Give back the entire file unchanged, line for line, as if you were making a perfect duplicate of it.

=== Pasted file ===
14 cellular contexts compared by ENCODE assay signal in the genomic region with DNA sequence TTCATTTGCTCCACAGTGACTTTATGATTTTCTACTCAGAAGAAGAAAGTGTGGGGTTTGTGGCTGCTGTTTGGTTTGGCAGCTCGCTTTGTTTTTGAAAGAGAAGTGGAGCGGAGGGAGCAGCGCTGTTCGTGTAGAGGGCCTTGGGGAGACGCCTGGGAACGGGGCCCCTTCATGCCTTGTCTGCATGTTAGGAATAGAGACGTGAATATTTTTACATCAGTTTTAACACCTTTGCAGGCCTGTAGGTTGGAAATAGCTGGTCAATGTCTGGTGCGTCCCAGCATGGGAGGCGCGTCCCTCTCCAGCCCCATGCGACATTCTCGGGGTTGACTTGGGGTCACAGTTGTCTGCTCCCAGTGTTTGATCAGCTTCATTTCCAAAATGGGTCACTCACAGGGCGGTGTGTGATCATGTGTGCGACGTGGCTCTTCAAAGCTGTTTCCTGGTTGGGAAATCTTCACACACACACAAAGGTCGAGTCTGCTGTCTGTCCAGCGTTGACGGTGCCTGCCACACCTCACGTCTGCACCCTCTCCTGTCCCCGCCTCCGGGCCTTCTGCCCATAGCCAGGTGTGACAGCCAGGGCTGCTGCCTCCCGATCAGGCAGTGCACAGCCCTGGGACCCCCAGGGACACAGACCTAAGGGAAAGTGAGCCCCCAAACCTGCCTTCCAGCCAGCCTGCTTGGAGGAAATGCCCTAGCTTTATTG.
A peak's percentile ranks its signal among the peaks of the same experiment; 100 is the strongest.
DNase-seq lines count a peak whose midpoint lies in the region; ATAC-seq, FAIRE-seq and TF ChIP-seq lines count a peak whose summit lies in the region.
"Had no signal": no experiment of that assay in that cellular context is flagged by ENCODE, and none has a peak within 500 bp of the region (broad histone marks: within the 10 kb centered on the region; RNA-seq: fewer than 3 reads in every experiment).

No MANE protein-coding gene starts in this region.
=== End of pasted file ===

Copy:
14 cellular contexts compared by ENCODE assay signal in the genomic region with DNA sequence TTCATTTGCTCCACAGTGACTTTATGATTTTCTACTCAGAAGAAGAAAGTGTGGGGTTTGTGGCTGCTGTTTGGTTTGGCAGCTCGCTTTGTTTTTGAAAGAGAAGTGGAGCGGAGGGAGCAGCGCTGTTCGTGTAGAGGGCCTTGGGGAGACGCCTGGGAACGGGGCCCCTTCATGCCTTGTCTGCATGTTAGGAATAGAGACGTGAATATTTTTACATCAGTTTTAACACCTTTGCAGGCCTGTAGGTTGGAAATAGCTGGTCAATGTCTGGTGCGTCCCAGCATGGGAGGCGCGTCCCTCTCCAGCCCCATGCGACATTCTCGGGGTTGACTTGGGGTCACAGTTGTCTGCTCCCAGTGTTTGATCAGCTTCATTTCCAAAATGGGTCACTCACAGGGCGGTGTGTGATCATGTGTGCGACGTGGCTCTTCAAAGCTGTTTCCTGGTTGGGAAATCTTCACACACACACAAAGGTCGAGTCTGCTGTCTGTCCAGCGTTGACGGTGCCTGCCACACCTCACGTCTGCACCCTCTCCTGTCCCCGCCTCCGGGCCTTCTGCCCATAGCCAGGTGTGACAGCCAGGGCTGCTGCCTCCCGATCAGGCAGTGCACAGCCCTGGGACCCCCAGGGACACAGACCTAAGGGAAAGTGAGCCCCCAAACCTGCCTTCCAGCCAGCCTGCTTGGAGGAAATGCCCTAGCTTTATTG.
A peak's percentile ranks its signal among the peaks of the same experiment; 100 is the strongest.
DNase-seq lines count a peak whose midpoint lies in the region; ATAC-seq, FAIRE-seq and TF ChIP-seq lines count a peak whose summit lies in the region.
"Had no signal": no experiment of that assay in that cellular context is flagged by ENCODE, and none has a peak within 500 bp of the region (broad histone marks: within the 10 kb centered on the region; RNA-seq: fewer than 3 reads in every experiment).

No MANE protein-coding gene starts in this region.